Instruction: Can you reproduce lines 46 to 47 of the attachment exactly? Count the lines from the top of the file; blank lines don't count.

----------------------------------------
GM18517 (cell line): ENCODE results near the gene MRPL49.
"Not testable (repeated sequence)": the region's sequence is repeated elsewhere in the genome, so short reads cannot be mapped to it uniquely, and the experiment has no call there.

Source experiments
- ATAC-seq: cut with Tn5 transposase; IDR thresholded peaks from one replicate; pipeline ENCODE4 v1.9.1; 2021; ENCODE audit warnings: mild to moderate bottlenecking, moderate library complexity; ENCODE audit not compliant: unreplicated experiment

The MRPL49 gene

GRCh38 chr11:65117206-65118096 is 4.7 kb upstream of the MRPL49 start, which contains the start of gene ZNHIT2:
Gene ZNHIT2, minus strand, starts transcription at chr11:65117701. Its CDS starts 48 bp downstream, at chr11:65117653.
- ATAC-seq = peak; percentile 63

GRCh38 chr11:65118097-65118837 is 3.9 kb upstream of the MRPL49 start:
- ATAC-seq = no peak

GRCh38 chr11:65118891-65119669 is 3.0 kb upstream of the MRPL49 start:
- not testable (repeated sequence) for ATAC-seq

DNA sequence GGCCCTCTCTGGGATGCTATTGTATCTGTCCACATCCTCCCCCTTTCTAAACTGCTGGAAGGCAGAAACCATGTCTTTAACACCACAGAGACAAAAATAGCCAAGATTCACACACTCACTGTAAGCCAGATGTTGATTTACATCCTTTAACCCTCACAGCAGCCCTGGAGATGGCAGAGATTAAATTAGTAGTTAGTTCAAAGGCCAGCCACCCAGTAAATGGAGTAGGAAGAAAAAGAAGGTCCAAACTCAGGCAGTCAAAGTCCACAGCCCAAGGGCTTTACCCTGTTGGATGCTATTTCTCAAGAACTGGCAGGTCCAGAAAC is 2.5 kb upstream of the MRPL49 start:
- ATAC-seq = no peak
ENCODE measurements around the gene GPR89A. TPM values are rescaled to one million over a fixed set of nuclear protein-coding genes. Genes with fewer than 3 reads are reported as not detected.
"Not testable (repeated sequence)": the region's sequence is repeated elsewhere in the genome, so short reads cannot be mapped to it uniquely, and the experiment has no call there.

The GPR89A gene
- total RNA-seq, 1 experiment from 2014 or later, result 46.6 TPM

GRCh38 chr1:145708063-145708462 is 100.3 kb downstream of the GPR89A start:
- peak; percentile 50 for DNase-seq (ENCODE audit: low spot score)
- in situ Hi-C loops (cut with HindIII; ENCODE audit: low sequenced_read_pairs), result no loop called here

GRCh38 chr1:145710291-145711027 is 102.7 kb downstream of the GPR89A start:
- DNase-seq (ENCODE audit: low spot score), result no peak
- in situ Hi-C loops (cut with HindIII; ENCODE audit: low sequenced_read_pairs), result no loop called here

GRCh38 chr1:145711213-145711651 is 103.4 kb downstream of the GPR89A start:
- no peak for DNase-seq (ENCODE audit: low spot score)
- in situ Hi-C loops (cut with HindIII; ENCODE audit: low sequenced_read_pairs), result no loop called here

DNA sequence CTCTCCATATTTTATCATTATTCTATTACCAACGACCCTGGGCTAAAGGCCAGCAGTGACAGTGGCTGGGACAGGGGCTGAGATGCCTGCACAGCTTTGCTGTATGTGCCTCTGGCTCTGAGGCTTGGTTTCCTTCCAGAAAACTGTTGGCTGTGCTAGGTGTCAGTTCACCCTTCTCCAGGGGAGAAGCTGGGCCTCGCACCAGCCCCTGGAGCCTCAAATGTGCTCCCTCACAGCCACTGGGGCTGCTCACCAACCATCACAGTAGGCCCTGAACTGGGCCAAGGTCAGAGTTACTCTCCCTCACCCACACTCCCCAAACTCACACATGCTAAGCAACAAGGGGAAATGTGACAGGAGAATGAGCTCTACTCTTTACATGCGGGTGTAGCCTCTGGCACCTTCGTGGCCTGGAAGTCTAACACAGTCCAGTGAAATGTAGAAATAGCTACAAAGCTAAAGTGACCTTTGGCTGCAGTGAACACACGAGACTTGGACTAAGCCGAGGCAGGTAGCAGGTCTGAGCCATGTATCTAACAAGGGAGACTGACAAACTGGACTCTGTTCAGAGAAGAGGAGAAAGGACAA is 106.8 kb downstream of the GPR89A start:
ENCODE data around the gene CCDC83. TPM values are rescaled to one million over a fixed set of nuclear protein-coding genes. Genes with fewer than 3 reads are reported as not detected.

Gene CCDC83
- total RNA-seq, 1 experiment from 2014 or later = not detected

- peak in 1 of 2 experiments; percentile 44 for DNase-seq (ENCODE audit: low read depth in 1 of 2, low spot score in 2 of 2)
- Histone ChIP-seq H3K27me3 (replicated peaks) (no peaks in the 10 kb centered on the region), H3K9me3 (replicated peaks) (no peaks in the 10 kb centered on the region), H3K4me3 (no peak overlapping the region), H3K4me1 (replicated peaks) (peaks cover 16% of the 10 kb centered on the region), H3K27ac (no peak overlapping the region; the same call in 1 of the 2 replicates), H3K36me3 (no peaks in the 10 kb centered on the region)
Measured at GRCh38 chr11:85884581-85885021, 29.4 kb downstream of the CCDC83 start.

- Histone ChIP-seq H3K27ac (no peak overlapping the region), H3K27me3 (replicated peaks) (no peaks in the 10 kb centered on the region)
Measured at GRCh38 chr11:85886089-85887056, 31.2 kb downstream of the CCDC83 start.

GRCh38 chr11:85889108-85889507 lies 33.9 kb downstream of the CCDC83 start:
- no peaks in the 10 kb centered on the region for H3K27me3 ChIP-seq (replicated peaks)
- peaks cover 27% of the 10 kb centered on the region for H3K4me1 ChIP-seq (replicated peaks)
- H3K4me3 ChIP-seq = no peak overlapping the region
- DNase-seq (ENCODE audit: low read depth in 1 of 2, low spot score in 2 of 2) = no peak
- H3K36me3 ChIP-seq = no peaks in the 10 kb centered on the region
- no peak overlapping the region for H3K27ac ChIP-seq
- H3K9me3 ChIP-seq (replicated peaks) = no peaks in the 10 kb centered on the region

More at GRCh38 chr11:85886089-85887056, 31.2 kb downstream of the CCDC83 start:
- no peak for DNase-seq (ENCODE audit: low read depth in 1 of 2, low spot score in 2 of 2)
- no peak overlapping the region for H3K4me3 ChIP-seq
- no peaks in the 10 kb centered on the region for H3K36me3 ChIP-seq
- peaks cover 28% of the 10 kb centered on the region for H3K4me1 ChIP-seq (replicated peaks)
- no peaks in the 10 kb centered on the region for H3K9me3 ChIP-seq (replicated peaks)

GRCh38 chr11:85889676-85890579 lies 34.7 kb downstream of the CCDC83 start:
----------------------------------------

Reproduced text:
- no peak for DNase-seq (ENCODE audit: low read depth in 1 of 2, low spot score in 2 of 2)
- no peak overlapping the region for H3K4me3 ChIP-seq